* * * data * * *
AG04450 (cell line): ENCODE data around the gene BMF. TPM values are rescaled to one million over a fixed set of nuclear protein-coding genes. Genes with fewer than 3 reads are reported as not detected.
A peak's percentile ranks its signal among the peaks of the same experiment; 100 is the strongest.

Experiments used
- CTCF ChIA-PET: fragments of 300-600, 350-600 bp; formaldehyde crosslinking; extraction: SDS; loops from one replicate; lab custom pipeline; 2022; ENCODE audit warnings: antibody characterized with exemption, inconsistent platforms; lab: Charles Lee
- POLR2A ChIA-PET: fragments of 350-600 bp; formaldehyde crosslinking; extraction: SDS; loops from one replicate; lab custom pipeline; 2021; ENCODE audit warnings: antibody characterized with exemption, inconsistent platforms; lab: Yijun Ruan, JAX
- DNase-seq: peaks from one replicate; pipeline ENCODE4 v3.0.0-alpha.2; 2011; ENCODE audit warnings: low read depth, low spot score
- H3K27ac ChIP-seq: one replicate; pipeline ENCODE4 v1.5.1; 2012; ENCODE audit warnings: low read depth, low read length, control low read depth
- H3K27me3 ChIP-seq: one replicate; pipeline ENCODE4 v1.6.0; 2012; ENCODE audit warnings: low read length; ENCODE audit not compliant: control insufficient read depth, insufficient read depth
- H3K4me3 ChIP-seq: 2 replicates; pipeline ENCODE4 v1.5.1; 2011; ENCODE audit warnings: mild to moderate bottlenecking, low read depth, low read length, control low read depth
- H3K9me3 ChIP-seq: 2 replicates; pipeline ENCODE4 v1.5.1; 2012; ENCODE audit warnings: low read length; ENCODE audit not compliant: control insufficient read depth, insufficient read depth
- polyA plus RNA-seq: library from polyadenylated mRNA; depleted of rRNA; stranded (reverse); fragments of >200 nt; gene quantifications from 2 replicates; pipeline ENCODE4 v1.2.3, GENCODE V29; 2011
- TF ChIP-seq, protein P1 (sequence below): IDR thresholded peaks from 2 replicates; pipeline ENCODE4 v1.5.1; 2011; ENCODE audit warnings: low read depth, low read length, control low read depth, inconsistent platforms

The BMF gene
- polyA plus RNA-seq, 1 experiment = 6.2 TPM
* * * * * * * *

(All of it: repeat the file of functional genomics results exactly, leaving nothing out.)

AG04450 (cell line): ENCODE data around the gene BMF. TPM values are rescaled to one million over a fixed set of nuclear protein-coding genes. Genes with fewer than 3 reads are reported as not detected.
A peak's percentile ranks its signal among the peaks of the same experiment; 100 is the strongest.

Experiments used
- CTCF ChIA-PET: fragments of 300-600, 350-600 bp; formaldehyde crosslinking; extraction: SDS; loops from one replicate; lab custom pipeline; 2022; ENCODE audit warnings: antibody characterized with exemption, inconsistent platforms; lab: Charles Lee
- POLR2A ChIA-PET: fragments of 350-600 bp; formaldehyde crosslinking; extraction: SDS; loops from one replicate; lab custom pipeline; 2021; ENCODE audit warnings: antibody characterized with exemption, inconsistent platforms; lab: Yijun Ruan, JAX
- DNase-seq: peaks from one replicate; pipeline ENCODE4 v3.0.0-alpha.2; 2011; ENCODE audit warnings: low read depth, low spot score
- H3K27ac ChIP-seq: one replicate; pipeline ENCODE4 v1.5.1; 2012; ENCODE audit warnings: low read depth, low read length, control low read depth
- H3K27me3 ChIP-seq: one replicate; pipeline ENCODE4 v1.6.0; 2012; ENCODE audit warnings: low read length; ENCODE audit not compliant: control insufficient read depth, insufficient read depth
- H3K4me3 ChIP-seq: 2 replicates; pipeline ENCODE4 v1.5.1; 2011; ENCODE audit warnings: mild to moderate bottlenecking, low read depth, low read length, control low read depth
- H3K9me3 ChIP-seq: 2 replicates; pipeline ENCODE4 v1.5.1; 2012; ENCODE audit warnings: low read length; ENCODE audit not compliant: control insufficient read depth, insufficient read depth
- polyA plus RNA-seq: library from polyadenylated mRNA; depleted of rRNA; stranded (reverse); fragments of >200 nt; gene quantifications from 2 replicates; pipeline ENCODE4 v1.2.3, GENCODE V29; 2011
- TF ChIP-seq, protein P1 (sequence below): IDR thresholded peaks from 2 replicates; pipeline ENCODE4 v1.5.1; 2011; ENCODE audit warnings: low read depth, low read length, control low read depth, inconsistent platforms

The BMF gene
- polyA plus RNA-seq, 1 experiment = 6.2 TPM